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Comparison of the effectiveness of low pressure pneumoperitoneum with profound muscle relaxation during laparoscopic donor nephrectomy to optimize the quality of recovery during the early post-operative phase: study protocol for a randomized controlled clinical trial

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  • 1Email author
Trials201516:345

https://doi.org/10.1186/s13063-015-0887-7

  • Received: 2 September 2014
  • Accepted: 27 July 2015
  • Published:
Open Peer Review reports

Abstract

Background

Since technique modifications of laparoscopic donor nephrectomy, e.g. retroperitoneoscopic donor nephrectomy or hand-assistance, have not shown significant benefit regarding safety or improvement of recovery, further research should focus on improving postoperative recovery. The use of low pressure pneumoperitoneum has shown to significantly reduce postoperative pain after laparoscopy. To facilitate the use of low pressure pneumoperitoneum, deep neuromuscular block will be used.

Methods/Design

This trial is a phase IV, single center, double-blind, randomized controlled clinical trial in which 64 patients will be randomized to: low pressure pneumoperitoneum (6 mmHg) and deep neuromuscular block or normal pressure pneumoperitoneum (12 mmHg) and deep neuromuscular block. Deep neuromuscular block is defined as post tetanic count < 5. Primary outcome measurement will be Quality of Recovery-40 questionnaire (overall score) on day 1.

Discussion

This study is the first randomized study to assess the combination of low pressure pneumoperitoneum in combination with deep neuromuscular block from a patients’ perspective. The study findings may also be applicable for other laparoscopic procedures.

Trial registration

The trial was registered at trials.gov (NCT02146417) in July 2014.

Keywords

  • Deep neuromuscular block
  • Laparoscopic donor nephrectomy
  • Laparoscopy
  • Low pressure
  • Sugammadex
  • Randomized controlled trial

Background

Since the introduction of laparoscopic donor nephrectomy in 1995 by Ratner et al. [1], several trials have been performed comparing laparoscopic versus open donor nephrectomy. A Cochrane systematic review has shown that laparoscopic donor nephrectomy is associated with less post-operative pain, better quality of life and shorter hospital stay for the donor [2]. Therefore, in most countries, laparoscopic donor nephrectomy is nowadays the procedure of first choice.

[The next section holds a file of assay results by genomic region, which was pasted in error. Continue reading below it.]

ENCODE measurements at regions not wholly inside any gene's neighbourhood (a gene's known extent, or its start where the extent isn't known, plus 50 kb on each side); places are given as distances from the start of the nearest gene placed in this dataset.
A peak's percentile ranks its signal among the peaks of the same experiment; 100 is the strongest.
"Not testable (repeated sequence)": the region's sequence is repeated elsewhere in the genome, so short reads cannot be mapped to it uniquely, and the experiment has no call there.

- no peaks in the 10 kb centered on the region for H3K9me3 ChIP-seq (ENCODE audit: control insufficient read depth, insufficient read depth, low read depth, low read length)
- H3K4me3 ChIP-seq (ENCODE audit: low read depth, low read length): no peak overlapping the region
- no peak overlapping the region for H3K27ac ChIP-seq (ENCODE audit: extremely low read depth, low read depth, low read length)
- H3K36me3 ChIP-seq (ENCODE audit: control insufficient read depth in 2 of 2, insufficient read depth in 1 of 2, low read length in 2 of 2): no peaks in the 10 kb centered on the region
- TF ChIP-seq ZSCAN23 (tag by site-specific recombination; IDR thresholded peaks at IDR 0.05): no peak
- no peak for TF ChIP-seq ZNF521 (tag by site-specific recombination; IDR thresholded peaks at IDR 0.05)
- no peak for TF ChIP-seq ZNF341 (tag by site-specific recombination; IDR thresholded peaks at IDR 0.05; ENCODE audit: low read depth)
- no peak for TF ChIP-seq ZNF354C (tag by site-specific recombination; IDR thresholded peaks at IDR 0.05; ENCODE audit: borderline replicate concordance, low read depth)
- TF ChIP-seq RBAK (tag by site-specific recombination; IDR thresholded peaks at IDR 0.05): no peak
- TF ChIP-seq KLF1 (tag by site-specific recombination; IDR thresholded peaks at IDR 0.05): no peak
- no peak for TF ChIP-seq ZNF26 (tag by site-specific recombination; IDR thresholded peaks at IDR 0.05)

So far, modifications of the technique of laparoscopic donor nephrectomy, i.e. hand-assisted and/or retroperitoneoscopic approaches, did not show a significant benefit with regard to safety as reflected by the conversion to open donor nephrectomy and postoperative complications [36]. Therefore, further research should focus on early postoperative recovery. Postoperative recovery is largely determined by the consequences of postoperative pain and its concomitant use of opioids. Measures to reduce postoperative pain will also reduce opioid-associated side-effects, including postoperative nausea and vomitus.

A recent pilot study performed by our group has shown that low pressure pneumoperitoneum (7 mmHg) was feasible and significantly reduced postoperative pain scores during the first 72 hours after surgery [7]. Others have shown that low pressure pneumoperitoneum in other laparoscopic procedures is associated with a reduction of post-operative pain and analgesic consumption [810]. However, low pressure pneumoperitoneum was also associated with longer operation time, probably due to less optimal perioperative visibility. To facilitate low pressure pneumoperitoneum deep neuromuscular block can be used; Martini et al. have shown that perioperative visibility can be improved by deep neuromuscular block in normal pressure pneumoperitoneum [11]. Therefore, deep neuromuscular block might become a prerequisite for the use of low pressure pneumoperitoneum.

However, the extended effects of deep neuromuscular block may lead to postoperative complications, including airway obstruction, hypoxia, pneumonia and residual muscle paralysis, necessitating prolonged stay in the post-anaesthesia care unit [12, 13]. To prevent this, sugammadex, a modified γ-cyclodextrine that binds to rocuronium in plasma and tissues, will be administrated.

Our hypothesis is that, for patients undergoing laparoscopic donor nephrectomy, low pressure pneumoperitoneum leads to improved postoperative recovery as compared to patients with standard pressure pneumoperitoneum.

Methods/Design

The protocol of the study was approved by the local ethics committee (NL48056.091.14, Central Committee on Research involving Human Subjects, Arnhem – Nijmegen) and registered at clinicaltrials.gov (NCT02146417). This single center, double-blind, randomized controlled trial will be performed at the Radboud University Medical Center. Inclusion will be performed by the research physician after written informed consent.

Study population

A total of 64 patients will be randomized based on a computer-generated list, using sealed, opaque envelopes (1:1) to either low pressure pneumoperitoneum (6 mmHg) and deep neuromuscular block or normal pressure pneumoperitoneum (12 mmHg) and deep neuromuscular block. Stratification for gender and site of donor nephrectomy will be used. As the range in age of live kidney donors in our center is relatively small (between 40 and 60 years), we will not stratify for age. All adult individuals who were considered to be suitable for live kidney donation after multidisciplinary discussion (nephrologist, vascular surgeon and urologist) are eligible for this study.